Dick taught at the school for more than three decades, beginning in the fall of 1976. I was a sophomore then, when the school was called Fridley Grace. I was part of his first homeroom class and I liked him almost instantly. We shared a love of the outdoors, specifically, fishing and hunting, and talked about it often, both during homeroom and the math class I took from him that year.

I did not have him again as a teacher after sophomore year, but that one year was enough for me to consider him my favorite teacher at T-G. I was fortunate enough to have stayed in touch with him over the years. My job at The Catholic Spirit brought me to T-G from time to time and I always made it a point to stop in and see Dick. He had a hearty laugh that was contagious and I always left his office feeling upbeat.

We had talked often about getting out in a fishing boat together and came close last summer, when he invited me to join the annual Totino-Grace/Hill-Murray fishing contest on Lake Mille Lacs. His wife, Susan, is the principal there and he helped organize a friendly-but-competitive outing filled with fun, practical jokes and, yes, some serious walleye fishing by teachers and staff at the two schools aboard one of the lake’s famous launches.

I was all set to go, but a family conflict kept me from joining the group. It was tough not to be able to go, but I told myself I would be sure to make it this year. That may happen, but it will be sad to have this event without Dick. I don’t know if the others will go ahead with it or not.

In the 10 days since Dick’s death, I have been wondering how it happened. Finally, this morning, I got a little more information from Tom Kocon, a teacher at T-G and a friend I grew up with. He said Dick felt sick during an ice-fishing trip and saw a doctor after he got home. He was put on antibiotics for an infection, but they didn’t work. The doctors switched medications, but the infection only got worse. Then, he developed complications due to diabetes and his kidneys finally shut down the morning of the 24th.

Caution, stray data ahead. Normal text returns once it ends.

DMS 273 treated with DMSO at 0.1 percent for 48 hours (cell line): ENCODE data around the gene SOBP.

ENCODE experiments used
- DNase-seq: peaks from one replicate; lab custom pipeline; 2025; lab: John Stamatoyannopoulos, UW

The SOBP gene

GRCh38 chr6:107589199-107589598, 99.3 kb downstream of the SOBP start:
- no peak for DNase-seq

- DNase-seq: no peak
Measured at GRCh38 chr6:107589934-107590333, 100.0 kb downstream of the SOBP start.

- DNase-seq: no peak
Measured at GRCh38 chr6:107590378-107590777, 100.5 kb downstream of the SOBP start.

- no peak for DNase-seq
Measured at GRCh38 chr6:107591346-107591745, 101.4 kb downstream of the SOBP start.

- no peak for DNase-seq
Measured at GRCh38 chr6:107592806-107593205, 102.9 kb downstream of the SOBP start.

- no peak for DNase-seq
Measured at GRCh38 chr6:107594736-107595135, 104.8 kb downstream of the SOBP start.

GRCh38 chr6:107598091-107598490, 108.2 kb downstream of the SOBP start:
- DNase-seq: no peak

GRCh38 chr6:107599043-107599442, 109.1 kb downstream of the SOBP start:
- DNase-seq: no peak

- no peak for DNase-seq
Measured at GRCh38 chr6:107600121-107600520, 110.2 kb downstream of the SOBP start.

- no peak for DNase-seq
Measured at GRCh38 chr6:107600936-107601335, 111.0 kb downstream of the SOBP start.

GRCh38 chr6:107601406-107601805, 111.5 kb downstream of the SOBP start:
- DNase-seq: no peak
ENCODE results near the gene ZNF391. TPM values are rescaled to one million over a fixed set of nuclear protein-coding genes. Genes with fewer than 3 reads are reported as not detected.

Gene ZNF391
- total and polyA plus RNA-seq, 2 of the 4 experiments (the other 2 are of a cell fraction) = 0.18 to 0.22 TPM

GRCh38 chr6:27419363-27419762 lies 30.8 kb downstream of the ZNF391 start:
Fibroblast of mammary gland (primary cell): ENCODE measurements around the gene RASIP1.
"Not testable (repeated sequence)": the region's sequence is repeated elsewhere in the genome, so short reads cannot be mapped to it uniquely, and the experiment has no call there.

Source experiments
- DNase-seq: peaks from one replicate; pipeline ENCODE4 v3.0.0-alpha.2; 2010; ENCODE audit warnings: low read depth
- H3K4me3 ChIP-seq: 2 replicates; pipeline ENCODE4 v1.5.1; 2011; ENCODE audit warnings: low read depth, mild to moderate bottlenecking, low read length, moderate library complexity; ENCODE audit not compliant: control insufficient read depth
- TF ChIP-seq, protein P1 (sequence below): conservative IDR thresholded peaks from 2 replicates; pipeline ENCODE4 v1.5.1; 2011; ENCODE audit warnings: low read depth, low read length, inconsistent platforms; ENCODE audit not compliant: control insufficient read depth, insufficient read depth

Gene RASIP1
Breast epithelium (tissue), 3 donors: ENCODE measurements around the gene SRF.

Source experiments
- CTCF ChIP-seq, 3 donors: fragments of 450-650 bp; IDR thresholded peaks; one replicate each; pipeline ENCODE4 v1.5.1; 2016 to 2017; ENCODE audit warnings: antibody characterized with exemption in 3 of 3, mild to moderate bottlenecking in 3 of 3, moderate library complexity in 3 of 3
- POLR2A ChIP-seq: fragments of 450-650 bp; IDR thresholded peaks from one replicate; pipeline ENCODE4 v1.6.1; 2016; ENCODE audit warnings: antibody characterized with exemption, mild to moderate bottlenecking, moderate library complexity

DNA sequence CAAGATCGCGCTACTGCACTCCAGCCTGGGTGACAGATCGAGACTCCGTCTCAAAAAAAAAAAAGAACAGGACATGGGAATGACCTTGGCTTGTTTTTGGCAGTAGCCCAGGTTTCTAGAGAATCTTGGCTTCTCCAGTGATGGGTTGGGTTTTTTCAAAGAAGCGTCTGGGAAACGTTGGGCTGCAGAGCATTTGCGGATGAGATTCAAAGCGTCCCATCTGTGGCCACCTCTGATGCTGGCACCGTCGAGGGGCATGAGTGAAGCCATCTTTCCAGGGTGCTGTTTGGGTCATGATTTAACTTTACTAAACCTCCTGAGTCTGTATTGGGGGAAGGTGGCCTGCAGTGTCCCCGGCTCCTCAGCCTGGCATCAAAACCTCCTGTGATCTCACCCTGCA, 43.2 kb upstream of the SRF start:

“We’re all just shocked,” Tom said. “We can’t believe what happened. It’s a really sad situation. I feel for the whole family.”

I went online and read numerous tributes to Dick. He certainly touched many lives, including mine. I will truly miss the chance to get out on the water with him. I had planned to tell him what a difference he made in my life. But, I’m sure God will now reveal to him all of the good he did on this earth. And, I would love it if God chose to give him his own personal fishing lake in heaven. In the meantime, I will think of him this summer when I’m out fishing.

Dick Paul, may you rest in peace.

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A break from hospital food

February 2, 2009

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A beautiful, 46-degree day Saturday turned my thoughts to the grill. I thawed some venison steaks and stood careful watch on the Weber to cook them to perfection.

Then, after feeding my family, I set one grilled steak aside to bring to my friend, John Nesheim. I figured that he would welcome a home-cooked meal after almost two weeks of eating hospital food. I called him and he was, indeed, up for some venison. I brought it down to Regions Hospital and presented it to him. I don’t know if it was allowed or not, but I decided to take the risk.

John and his wife, Maureen, shared it and liked it. I was glad. When someone you know and love is experiencing something as traumatic as recovering from having both feet amputated, you want to do anything you can to provide some comfort. I hope to do it again soon, although John is going to be going home this month. He’s starting his rehab now and will continue when he gets home.

The hospital staff wasted no time engaging him in vigorous and, at times, painful physical therapy. It’s good for him, they say. And, anyone who knows him or has heard of his situation should pray for God’s grace so that he can make progress in therapy. In the meantime, I have plenty of venison in my freezer to share with him.